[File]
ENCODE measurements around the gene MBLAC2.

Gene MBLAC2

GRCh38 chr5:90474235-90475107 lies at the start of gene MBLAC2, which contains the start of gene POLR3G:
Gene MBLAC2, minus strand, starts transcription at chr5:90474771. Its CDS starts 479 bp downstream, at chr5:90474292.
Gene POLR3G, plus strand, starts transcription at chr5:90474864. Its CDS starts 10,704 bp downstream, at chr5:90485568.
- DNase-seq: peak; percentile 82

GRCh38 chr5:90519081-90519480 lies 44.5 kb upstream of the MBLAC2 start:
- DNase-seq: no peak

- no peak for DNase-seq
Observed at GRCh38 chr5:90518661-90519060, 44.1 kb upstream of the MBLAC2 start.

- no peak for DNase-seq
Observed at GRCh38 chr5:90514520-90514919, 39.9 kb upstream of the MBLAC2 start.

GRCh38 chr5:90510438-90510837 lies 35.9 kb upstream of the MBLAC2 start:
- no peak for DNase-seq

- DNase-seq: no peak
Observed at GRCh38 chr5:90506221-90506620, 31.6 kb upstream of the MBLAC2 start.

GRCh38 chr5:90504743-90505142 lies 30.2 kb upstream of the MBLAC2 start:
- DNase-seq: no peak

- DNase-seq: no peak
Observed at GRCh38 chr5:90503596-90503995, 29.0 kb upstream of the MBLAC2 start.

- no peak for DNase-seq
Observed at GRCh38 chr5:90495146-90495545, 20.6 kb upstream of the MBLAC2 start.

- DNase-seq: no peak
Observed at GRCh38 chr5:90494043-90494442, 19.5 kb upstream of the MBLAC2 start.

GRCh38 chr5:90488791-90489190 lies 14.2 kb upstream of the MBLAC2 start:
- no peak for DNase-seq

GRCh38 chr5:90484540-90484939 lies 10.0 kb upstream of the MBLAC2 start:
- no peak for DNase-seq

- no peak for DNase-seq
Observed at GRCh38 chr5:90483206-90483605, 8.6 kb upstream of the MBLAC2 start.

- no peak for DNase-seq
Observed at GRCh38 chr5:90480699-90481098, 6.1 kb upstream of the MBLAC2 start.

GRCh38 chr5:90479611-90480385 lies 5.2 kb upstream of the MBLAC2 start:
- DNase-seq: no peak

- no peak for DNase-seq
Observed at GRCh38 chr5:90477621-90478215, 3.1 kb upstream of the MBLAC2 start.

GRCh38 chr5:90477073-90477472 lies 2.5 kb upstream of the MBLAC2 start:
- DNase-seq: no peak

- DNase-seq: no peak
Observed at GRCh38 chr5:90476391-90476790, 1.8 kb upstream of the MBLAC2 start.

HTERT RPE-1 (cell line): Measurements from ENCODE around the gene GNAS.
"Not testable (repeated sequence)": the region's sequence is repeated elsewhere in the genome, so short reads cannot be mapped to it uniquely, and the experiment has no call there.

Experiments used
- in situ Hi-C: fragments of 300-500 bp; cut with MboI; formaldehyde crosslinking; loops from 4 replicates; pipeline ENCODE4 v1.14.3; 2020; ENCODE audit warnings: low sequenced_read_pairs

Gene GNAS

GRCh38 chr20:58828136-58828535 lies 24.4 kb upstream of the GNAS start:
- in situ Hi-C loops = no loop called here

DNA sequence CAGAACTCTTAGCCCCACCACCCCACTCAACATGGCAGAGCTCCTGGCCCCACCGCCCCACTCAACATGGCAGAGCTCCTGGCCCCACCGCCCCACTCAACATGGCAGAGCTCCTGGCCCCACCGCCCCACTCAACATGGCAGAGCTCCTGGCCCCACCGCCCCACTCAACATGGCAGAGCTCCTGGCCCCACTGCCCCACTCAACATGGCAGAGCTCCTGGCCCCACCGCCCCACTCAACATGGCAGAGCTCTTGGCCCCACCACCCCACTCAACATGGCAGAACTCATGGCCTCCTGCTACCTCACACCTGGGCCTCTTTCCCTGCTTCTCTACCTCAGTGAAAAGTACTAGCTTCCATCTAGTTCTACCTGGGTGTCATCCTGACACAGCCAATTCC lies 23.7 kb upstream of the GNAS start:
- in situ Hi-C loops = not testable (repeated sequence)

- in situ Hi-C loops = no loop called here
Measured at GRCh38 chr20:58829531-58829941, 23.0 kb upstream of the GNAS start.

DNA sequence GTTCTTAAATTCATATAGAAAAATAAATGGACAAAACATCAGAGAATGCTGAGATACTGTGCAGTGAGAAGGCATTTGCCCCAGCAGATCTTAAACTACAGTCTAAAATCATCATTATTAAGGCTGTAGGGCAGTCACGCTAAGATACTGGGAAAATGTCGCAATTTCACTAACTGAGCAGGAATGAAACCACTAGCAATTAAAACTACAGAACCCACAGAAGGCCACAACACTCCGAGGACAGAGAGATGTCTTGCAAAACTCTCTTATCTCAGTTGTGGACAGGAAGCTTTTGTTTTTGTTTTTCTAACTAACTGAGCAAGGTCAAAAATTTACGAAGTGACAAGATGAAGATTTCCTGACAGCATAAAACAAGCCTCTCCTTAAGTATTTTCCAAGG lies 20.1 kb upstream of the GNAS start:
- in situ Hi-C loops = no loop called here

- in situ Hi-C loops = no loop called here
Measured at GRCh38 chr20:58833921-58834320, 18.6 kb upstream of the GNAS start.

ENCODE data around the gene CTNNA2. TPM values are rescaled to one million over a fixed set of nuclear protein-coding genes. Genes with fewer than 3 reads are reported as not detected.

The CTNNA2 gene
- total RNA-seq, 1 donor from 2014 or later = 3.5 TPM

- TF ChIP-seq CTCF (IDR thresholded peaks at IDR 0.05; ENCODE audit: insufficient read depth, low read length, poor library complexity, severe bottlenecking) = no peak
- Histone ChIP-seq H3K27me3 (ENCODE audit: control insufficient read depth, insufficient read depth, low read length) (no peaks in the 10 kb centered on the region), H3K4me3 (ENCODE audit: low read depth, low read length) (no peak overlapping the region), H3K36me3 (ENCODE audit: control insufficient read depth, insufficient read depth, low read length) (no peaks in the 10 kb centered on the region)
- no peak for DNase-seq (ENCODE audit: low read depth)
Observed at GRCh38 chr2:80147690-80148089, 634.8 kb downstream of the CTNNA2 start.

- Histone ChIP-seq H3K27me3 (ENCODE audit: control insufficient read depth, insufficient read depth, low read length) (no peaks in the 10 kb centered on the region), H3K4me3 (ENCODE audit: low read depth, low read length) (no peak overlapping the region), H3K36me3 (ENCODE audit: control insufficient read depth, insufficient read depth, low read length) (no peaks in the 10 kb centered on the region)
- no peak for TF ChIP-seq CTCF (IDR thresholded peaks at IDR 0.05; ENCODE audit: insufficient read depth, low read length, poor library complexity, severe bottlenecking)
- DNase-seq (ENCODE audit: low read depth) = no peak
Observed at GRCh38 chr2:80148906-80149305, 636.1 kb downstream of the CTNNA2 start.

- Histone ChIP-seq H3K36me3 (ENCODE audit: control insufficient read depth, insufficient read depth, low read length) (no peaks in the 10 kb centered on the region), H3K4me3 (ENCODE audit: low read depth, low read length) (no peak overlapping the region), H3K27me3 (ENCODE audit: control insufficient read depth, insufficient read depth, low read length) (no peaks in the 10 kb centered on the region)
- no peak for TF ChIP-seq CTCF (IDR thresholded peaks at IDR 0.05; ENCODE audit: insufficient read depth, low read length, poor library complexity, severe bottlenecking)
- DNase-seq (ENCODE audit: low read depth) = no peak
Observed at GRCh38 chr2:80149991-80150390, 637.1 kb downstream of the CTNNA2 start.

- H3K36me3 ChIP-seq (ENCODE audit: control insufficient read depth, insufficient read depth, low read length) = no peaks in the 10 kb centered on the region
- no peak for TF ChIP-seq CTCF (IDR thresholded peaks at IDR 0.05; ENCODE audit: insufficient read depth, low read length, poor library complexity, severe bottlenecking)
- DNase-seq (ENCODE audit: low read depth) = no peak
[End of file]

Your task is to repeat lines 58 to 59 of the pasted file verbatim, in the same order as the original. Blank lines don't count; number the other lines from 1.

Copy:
- total RNA-seq, 1 donor from 2014 or later = 3.5 TPM

- TF ChIP-seq CTCF (IDR thresholded peaks at IDR 0.05; ENCODE audit: insufficient read depth, low read length, poor library complexity, severe bottlenecking) = no peak